BRADFORD COUNTY, Fla. – Geneva Wilkison said her son, Anthony Hodges, struggled with mental illness since the age of 14.
Unfortunately, Hodges’ fight came to an end Oct. 7 when he was shot by deputies after he opened fire on them with a rifle.
Wilkison said her son was upset and overwhelmed after being asked to be a pallbearer for a loved one’s funeral. She said she was able to calm him down on Oct. 6.
“He said, ‘Goodnight, Mama. I love you,’” Wilkison said.
But the next morning, he was once again agitated and in possession of a gun legally purchased by his girlfriend.
“When I found that out, my heart was just beating,” Wilkison said.
Wilkison called the Bradford County Sheriff’s Office, and that authorities tried to calm her son down.
“He said, ‘Buddy, we’re just trying to talk to you. Just come out and talk. You haven’t done anything wrong.
We just want to talk to you.’ The next thing I know, he comes out with an assault rifle,” Wilkison said.
“That’s when I heard shots fired.”
Wilkison said she saw her son fall.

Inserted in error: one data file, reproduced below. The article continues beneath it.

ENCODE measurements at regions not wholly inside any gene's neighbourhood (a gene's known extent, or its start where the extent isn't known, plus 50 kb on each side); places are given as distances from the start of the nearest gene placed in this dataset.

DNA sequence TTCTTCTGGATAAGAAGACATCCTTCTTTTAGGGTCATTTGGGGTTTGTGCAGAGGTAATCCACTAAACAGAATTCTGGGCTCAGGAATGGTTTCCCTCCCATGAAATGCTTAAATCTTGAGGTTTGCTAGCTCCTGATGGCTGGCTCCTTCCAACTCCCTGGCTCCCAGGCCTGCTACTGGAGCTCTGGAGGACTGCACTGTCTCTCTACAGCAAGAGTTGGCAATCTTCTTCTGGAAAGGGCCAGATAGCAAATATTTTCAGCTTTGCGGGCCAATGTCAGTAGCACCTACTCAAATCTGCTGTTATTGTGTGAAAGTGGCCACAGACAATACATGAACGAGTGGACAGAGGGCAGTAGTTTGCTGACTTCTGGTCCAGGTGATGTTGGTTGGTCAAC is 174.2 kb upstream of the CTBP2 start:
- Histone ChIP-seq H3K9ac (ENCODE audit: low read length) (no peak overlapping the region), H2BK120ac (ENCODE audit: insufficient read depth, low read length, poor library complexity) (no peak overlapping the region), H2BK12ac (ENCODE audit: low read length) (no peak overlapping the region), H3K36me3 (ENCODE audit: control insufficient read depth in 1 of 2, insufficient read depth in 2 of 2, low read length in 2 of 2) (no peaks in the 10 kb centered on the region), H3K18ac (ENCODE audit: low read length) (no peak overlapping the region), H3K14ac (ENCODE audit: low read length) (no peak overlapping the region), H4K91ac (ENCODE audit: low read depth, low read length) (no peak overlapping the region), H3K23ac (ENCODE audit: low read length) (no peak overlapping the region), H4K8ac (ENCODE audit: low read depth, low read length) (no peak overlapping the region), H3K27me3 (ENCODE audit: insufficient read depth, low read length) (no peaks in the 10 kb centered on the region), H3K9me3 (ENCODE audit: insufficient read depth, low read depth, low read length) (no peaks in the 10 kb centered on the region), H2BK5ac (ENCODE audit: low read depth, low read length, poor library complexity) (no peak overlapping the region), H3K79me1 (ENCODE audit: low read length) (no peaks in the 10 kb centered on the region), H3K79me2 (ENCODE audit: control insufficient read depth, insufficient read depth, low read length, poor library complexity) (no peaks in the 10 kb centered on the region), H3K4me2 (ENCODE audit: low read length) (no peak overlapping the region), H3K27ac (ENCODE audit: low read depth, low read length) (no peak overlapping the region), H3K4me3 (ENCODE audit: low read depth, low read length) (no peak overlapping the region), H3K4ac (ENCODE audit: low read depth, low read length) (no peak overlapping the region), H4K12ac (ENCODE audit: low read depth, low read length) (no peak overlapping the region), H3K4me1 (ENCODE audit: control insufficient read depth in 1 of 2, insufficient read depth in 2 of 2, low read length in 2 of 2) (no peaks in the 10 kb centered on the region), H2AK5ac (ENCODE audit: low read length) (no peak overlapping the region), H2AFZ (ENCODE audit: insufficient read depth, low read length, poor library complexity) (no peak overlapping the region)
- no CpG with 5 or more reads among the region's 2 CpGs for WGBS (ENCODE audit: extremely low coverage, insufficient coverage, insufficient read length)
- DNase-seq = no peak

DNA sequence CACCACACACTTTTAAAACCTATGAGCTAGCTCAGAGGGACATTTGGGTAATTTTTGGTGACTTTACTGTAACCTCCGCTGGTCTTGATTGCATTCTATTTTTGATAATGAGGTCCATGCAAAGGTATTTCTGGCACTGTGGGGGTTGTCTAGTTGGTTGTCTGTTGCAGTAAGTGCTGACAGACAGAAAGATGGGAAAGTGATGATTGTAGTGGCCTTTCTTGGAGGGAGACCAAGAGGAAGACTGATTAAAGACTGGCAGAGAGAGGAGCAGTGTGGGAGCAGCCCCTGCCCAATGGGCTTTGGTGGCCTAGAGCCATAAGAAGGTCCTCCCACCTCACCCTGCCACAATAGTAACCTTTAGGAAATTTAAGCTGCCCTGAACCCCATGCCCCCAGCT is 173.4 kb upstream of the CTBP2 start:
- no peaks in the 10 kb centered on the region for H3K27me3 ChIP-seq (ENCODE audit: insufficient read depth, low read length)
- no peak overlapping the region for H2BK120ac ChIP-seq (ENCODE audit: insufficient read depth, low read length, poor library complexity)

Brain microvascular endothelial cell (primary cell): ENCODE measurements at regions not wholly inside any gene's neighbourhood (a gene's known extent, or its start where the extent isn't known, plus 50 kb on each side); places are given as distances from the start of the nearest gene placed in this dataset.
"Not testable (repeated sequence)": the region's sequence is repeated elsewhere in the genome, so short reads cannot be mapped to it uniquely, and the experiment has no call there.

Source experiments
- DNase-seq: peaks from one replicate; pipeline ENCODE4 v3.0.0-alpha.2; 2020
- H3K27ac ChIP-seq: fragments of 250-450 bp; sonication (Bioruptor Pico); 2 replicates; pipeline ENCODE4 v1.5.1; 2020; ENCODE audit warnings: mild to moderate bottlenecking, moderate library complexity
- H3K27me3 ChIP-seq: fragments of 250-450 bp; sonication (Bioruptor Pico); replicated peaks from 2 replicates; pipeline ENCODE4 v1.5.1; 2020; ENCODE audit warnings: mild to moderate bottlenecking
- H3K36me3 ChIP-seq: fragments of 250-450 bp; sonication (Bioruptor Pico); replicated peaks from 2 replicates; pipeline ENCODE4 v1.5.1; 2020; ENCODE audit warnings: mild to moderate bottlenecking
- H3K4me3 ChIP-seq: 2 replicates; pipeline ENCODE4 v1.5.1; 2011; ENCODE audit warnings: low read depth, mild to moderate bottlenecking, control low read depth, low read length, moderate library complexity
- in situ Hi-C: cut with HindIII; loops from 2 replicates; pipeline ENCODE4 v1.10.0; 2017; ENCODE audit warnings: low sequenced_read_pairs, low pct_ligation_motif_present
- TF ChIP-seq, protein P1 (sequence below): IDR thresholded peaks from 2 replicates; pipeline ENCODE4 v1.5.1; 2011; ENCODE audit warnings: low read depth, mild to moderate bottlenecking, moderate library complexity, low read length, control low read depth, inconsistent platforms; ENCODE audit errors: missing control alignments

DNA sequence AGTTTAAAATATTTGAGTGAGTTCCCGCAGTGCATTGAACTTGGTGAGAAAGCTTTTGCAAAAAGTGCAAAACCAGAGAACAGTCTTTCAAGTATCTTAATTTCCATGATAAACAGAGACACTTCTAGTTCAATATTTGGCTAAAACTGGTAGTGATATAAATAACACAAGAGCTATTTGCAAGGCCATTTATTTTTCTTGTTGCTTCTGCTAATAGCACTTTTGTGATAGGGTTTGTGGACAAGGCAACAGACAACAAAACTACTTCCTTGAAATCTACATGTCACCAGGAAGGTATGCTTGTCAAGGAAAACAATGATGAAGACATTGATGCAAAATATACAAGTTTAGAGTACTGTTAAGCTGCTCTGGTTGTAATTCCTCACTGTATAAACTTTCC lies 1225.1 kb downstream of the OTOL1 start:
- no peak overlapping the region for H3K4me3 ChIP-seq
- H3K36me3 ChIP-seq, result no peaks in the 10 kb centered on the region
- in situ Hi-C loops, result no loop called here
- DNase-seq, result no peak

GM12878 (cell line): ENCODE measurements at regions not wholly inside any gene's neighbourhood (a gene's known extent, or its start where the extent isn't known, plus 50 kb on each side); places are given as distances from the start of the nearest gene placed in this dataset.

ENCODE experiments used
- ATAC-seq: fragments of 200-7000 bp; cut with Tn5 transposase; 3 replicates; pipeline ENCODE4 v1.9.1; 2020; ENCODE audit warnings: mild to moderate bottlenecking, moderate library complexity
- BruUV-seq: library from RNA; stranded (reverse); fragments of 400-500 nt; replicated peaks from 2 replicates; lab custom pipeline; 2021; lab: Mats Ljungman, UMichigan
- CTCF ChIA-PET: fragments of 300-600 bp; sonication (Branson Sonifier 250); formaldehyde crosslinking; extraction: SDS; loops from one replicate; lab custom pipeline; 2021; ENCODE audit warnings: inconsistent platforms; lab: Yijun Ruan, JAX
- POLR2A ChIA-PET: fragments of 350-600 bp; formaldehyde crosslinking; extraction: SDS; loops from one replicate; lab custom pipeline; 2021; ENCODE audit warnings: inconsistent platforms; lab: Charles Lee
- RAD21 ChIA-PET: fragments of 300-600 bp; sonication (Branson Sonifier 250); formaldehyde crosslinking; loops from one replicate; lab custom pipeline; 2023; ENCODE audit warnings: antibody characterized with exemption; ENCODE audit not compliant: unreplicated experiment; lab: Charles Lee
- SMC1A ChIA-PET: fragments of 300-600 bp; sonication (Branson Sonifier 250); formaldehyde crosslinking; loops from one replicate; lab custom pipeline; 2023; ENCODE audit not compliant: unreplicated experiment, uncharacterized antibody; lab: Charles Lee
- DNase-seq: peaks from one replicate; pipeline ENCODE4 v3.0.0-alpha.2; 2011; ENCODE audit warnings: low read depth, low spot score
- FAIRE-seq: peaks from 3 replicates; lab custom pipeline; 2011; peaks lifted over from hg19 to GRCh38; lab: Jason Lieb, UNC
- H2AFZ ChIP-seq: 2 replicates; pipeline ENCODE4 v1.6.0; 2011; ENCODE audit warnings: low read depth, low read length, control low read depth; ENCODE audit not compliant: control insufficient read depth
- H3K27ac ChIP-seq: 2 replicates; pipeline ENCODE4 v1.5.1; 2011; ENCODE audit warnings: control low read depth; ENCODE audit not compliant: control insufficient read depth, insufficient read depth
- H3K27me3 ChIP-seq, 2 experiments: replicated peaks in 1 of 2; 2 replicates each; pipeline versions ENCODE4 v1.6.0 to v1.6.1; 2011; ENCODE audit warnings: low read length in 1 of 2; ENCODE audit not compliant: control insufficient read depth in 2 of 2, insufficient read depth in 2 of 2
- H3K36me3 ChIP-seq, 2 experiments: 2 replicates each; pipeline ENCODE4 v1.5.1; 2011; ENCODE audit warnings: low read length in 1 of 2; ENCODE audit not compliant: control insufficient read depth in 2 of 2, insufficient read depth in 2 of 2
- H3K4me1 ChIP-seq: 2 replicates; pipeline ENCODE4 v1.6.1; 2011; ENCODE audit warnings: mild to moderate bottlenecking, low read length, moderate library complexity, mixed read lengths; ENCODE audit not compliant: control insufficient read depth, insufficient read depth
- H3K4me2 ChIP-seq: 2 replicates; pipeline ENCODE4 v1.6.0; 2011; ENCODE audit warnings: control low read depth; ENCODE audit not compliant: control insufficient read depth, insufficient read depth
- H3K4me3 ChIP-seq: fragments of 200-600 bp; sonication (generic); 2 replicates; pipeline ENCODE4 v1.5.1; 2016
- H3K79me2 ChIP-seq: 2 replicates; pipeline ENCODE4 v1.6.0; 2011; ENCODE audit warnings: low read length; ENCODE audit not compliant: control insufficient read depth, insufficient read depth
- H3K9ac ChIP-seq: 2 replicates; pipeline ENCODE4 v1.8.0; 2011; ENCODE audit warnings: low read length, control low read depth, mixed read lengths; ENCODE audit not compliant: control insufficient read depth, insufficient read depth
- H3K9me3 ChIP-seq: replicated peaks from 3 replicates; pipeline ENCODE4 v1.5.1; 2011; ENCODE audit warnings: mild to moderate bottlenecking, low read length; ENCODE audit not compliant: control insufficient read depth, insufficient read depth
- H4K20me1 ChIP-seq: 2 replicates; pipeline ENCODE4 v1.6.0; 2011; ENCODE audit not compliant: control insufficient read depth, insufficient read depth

“I ran right out my door,” Wilkison said. “Nobody could have stopped me. I was getting to my son. And I had my hand on his forehead and I said, ‘Son, please stay with me.’ And I seen him take a deep breath.”
It’s a mother’s agony filled with painful reminders by the hour.
Wilkison was asked what goes through her mind when she looks out her window and sees the flowers placed at the spot her son took his last breath.
“That he is not going to call me,” Wilkison said. “That he is gone. And I really just want him to come back. But I know that’s not going to happen.”
Wilkison said she doesn’t blame the Sheriff’s Office. She said her son battled mental illness for years and deputies did what they’re trained to do.
Brad Smith, Bradford County undersheriff, said the Florida Sheriffs Association spends $800,000 a year to train deputies on how to deal with crisis situations when it comes to mental health issues.
“There are de-escalation techniques, there are verbal/nonverbal communication techniques that are deployed trying to diffuse the situation,” Smith said. “De-escalate any type of aggressive behavior or attitudes being shown and get some sort of calm over the overall situation so you can deal with the specific and broader issues at hand.”
Wilkison said the spot her son died triggers heartbreak, but also brings her comfort.
“Even though my son died right there, that was the last place I touched him, talked to him,” Wilkison said.
According to the Sheriff’s Office, the Florida Department of Law Enforcement is investigating how and why Hodges was able to get his hands on the gun. The case will be sent to the State Attorney’s Office once the investigation is complete.